CAROTENE and CAROTENOIDS:
CAROTENE and CAROTENOIDS are yellow pigments found in the leaves of green vegetables, carrots, sweet potatoes, spinach and other vegetables, egg yolk, milk and other food stuffs. The human body is capable of converting carotene to vitamin A, which is necessary for the photoreceptor cell function of the retina. Without it, the conversion of light energy to electrical energy could not take place.
The blood contains the carotenoids beta-carotene, lutein, zeaxanthin, and lypopene, which is a fat antioxidant ten times more effective than vitamin E. HDL, the good cholesterol, is rich in the carotenoids lutein and zeaxanthin. LDL, the bad cholesterol, is low in carotenoids. The most common carotenoids in the blood are beta-carotene, lutein, and zeaxanthin. They are the lipophilic antioxidants of the blood, and are described here:
BETA-CAROTENE converts to a form of vitamin A that produces the night vision pigment, rhodopsin (in rods), and the color vision pigment (in cones). These are the photo pigments of the retina that are bleached when exposed to bright light. The bleaching causes the conversion of light energy to electrical energy and is essential to vision. Taking too much beta-carotene may cause orange to tan skin color and may be mistaken for jaundice.
LUTEIN is an antioxidant that has been shown to be associated with a reduced risk of macular degeneration and cataracts. As an antioxidant, lutein is 10 times as effective as Vitamin E. It is found in high concentrations in the macula. The macula is a central part of the retina responsible for central vision (reading, driving, handwork, etc.) and is directly behind the lens. The macula is the area of the eye that receives the most light. Lutein and zeaxanthin are deposited specifically in the macula and their function is proposed to reduce oxidation. UV light causes oxidation and oxidation may lead to AMD. Lutein, which is yellow, filters out blue light that is known to cause free radical damage to the eyes. Lutein is not made in the body and must be obtained from dietary sources and it is available in high concentrations in spinach, broccoli, and collard greens.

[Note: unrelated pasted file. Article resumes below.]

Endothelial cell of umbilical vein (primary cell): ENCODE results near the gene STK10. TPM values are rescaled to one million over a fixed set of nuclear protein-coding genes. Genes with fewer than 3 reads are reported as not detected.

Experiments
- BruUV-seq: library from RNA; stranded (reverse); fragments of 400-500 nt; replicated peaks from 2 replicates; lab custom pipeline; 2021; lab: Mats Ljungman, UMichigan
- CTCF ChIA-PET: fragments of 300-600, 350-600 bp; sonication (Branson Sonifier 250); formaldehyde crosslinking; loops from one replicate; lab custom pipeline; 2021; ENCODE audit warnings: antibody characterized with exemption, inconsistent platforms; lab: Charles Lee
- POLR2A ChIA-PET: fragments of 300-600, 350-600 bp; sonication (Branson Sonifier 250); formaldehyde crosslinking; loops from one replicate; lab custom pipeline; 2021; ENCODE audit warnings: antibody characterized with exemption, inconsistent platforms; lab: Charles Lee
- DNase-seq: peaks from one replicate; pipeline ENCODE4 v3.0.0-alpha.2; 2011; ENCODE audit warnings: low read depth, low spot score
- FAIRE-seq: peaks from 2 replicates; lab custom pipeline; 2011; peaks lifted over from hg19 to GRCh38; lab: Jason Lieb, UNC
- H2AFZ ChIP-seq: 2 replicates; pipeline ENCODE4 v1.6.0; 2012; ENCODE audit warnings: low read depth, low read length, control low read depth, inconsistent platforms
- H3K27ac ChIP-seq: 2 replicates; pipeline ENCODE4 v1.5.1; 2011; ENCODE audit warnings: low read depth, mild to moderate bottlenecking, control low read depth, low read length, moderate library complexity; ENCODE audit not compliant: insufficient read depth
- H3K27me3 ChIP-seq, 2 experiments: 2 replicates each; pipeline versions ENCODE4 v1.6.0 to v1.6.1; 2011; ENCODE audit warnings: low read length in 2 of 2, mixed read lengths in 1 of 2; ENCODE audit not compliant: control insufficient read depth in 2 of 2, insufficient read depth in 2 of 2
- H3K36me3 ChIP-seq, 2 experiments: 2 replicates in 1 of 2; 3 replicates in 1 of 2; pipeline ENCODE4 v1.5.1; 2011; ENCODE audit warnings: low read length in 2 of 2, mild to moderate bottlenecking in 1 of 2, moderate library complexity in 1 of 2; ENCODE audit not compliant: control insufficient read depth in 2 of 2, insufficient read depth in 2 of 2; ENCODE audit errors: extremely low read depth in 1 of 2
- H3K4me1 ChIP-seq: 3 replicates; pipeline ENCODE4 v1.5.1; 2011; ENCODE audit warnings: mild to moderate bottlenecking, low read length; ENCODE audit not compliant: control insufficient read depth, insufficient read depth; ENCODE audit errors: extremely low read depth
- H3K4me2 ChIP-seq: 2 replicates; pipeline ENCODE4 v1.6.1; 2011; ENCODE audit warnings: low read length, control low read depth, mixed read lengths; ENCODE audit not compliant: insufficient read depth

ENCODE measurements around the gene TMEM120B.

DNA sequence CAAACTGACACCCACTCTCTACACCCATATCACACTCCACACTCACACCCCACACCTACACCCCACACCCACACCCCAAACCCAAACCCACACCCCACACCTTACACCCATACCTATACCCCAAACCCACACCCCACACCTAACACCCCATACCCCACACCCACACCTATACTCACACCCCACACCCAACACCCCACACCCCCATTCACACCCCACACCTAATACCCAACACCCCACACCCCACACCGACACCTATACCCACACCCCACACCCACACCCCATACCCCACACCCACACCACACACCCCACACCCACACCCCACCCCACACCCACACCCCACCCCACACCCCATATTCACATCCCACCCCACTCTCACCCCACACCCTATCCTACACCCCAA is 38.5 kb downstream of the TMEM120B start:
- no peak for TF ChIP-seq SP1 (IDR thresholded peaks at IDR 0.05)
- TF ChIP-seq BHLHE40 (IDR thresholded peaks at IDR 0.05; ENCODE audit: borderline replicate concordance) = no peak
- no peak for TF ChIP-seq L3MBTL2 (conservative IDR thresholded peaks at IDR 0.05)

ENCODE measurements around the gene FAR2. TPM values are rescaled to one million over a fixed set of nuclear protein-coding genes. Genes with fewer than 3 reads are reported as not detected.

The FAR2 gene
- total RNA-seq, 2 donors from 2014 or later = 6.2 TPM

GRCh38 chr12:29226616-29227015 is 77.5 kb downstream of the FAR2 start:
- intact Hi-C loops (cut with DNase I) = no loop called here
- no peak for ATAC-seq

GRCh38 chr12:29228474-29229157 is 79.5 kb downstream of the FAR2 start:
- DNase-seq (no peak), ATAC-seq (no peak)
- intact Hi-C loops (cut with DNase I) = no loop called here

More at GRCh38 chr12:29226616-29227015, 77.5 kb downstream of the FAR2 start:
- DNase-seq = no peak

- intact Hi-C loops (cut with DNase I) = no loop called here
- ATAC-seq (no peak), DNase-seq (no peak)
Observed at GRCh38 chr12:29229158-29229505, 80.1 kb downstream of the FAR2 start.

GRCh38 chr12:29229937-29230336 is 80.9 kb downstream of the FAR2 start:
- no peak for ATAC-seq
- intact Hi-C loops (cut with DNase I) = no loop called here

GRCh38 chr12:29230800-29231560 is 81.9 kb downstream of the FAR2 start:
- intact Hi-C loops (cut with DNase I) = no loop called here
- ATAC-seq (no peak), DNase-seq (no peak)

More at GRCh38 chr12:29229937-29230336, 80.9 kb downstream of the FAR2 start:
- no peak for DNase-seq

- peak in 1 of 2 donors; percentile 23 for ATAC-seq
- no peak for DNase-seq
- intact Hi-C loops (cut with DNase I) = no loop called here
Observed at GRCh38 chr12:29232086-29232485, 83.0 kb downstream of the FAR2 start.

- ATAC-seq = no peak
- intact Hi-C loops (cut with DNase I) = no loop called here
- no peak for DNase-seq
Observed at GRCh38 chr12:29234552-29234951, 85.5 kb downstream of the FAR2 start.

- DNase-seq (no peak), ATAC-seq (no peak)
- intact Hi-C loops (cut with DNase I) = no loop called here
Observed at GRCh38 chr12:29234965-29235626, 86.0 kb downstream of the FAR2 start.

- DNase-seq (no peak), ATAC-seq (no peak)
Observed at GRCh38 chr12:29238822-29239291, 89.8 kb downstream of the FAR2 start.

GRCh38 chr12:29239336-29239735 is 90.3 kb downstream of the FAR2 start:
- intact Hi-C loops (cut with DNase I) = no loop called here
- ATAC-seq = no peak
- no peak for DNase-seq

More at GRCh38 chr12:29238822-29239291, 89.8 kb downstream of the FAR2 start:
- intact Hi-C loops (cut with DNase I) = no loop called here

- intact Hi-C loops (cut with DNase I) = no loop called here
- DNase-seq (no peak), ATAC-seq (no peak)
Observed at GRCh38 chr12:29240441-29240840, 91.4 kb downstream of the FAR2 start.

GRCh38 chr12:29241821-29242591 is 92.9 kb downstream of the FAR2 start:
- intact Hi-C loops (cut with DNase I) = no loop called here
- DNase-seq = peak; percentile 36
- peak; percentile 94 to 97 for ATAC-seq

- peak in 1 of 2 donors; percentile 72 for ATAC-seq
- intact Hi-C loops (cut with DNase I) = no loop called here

ZEAXANTHIN is the other carotenoid antioxidant found in the macula. Zeaxanthin and lutein block blue light, which is part of the light spectrum that allows free radical damage to the photoreceptor cells (rods and cones). By blocking the blue light, they save the rhodopsin and iodopsin pigments from damage. It is estimated that foods or supplements high in lutein and zeaxanthin eaten five times per week could significantly reduce AMD. Because both lutein and zeaxanthin are fat soluble, they should be taken with meals or olive oil to improve absorption.
COENZYME Q10 is a natural antioxidant, is a vitamin-like nutrient found in every cell of the body, and is thought to safeguard sharp thinking by protecting mitochondria, the power centers of the cells. CoQ10 supports cellular energy production by helping to create ATP, the bodyÕs primary source of stored energy. CoQ10 is known to break down cholesterol and improve circulation in capillaries in the eye.
CYSTEINE mimics the activity of taurine (see Taurine below).
FLAVINOIDS are found in deep red and blue pigments of fruits, wine, and teas and protect against oxidation and sunlight. One of their properties is to lower platelet aggregation and reduce thrombotic tendencies. Flavinoid intake is helpful in decreasing coronary artery disease in men. A flavinoid is a carotinoid pigment. The note worthy flavinoids are Ginko Biloba, Grape Seed Extract, Quecertin, and Rutin, all of which are described here:
GINKGO BILOBA is an herb flavinoid that improves arterial blood flow and enhances cellular metabolism. It increases Adenosine Tri Phosphate (ATP) levels and acts as a free radical scavenger. Ginko Biloba causes vasodilatation, both peripherally and cerebrally. Ginkgo Biloba extract has also recently been shown to promote better circulation in the eye and brain. It also increases acetylcholine levels, allowing efficient transmission of the bodyÕs electrical impulses.
GRAPE SEED EXTRACT is a flavinoid and is 50 times more powerful an antioxidant that Vitamin E. It helps vitamin C enter cells, strengthening the cell membranes and protecting the cells from oxidative damage. It enhances night vision and decreases light sensitivity (photophobia). Grape Seed and Pine Bark Extracts are excellent sources of one of these powerful bioflavonoids. An extract of Bilberry (a European blueberry related to pycnogenols) has also been demonstrated to have beneficial effects on cataracts, macular degeneration, glaucoma and diabetic retinopathy.
QUECERTIN AND RUTIN are neither vitamin or mineral. They are plant pigments that protect the eyes form sunlight damage. They are known to help protect thousands of tiny blood vessels, capillaries, in the eye. They reduce the leakage from damaged small blood vessels in the retina.